The race-baiting politicians of Arizona are finding out that when you pick a fight with an entire race of people, you make few enemies with enough power to make you pay. It's the same lesson the businessmen of Atlanta learned 40 years ago when they decided to repackage themselves as "the city too busy to hate," because the Jim Crow South was just damn bad for business.
We'll see how long Arizona lasts with a "Hispanics not welcome" sign hanging on the state border. One thing is pretty clear: if the Arizona state legislature doesn't find a way to walk this back, the All-Star Game isn't going to be in Phoenix next year.
Miguel Batista's view on immigration law and baseball
Among Nationals players, reliever Miguel Batista is the most intimately connected to the players' union's denouncement of the recently passed immigration law in Arizona. Batista is an MLBPA board member who owns property in Arizona, where he once played for the Diamondbacks.
Batista, a 16-year veteran who is a native of the Dominican Republic, said today he could envision a scenario in which at least a partial boycott of the 2011 All-Star Game, scheduled to be held in Phoenix, plays out. He also said, "We know that, as a union, striking is the last resort. We always try to negotiate."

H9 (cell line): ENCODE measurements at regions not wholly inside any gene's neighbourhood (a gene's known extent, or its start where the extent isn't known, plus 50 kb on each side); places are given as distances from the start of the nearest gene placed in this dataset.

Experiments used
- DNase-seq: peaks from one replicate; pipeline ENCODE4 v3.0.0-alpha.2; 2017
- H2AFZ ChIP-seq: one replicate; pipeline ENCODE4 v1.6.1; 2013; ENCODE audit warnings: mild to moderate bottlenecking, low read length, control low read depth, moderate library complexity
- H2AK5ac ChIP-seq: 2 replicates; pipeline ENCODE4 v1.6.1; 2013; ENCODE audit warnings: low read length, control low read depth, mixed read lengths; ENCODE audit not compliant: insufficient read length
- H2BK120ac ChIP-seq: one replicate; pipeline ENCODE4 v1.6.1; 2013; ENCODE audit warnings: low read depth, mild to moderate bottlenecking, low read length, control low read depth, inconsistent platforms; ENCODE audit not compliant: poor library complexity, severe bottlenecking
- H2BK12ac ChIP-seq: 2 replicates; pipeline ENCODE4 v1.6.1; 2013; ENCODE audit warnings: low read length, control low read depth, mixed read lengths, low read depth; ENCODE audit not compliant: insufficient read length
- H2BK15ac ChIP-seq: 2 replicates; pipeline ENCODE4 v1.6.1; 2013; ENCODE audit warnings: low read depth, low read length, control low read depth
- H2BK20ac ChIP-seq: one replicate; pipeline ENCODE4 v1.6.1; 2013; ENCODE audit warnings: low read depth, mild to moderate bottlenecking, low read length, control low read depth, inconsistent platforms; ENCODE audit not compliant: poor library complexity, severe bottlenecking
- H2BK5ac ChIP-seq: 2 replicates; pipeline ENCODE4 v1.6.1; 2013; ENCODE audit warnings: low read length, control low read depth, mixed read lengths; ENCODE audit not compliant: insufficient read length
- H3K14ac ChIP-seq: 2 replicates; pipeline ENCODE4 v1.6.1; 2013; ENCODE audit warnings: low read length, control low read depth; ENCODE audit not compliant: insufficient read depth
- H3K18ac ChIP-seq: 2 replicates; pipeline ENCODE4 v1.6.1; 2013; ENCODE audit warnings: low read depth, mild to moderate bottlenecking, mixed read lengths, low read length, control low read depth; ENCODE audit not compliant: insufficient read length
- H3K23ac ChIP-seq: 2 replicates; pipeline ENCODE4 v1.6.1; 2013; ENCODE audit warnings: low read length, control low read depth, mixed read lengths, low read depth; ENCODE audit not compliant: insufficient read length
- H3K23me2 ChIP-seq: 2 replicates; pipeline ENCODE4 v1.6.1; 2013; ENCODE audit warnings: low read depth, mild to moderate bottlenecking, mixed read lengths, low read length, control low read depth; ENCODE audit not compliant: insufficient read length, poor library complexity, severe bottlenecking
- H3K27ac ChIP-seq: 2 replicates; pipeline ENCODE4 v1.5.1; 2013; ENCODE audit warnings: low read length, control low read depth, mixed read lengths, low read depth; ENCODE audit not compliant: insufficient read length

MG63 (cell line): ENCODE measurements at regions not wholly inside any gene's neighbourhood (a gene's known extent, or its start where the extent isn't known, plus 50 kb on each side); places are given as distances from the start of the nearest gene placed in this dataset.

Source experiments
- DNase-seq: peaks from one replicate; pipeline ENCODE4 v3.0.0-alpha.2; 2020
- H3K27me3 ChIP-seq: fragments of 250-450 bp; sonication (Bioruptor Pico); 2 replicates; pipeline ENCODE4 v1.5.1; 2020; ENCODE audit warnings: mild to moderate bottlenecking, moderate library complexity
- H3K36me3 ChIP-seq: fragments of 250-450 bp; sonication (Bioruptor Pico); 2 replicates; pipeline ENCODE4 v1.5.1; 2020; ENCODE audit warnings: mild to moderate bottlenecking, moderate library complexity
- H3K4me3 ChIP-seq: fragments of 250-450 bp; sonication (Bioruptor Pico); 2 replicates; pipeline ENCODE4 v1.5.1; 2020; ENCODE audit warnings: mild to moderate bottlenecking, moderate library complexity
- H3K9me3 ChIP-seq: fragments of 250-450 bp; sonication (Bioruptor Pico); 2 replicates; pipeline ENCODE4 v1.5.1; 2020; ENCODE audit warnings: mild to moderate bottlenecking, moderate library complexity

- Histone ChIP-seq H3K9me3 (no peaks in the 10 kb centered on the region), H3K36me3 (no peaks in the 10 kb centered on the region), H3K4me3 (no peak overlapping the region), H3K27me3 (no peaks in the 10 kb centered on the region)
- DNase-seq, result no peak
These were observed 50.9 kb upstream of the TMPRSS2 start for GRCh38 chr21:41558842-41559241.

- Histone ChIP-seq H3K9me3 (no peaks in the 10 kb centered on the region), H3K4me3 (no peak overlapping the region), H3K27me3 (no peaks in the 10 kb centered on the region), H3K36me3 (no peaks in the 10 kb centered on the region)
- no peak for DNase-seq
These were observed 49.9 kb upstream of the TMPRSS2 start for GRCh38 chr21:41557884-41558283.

But Batista, a bright man who has written novels about crime and punishment, can see how not moving the 2011 All-Star Game from Arizona could provide complications.
"I'll give you an example," Batista said. "Let's say next year, the All-Star Game is in Arizona. ... You've got a guy like, let's say, Vladimir Guerrero. He can barely speak any English. They say, 'You've been invited to go to the All-Star Game.' He sends a letter to Bud Selig and says, 'I don't want to go to the All-Star Game. I don't want to take a chance to be arrested for walking down the street.' What can Bud Selig say? You can't tell a guy not to be afraid. If people want to see him in the All-Star Game, what's going to happen?"
Batista believes the union has a right to intercede in a political issue because the law could affect large numbers or foreign players.
"The law that has been proposed affects our members," Batista said. "It doesn't matter if it's political or not political. We're going to protect our members. We do it against the owners. We've done it against Congress in the past on labor rights. It's the same thing."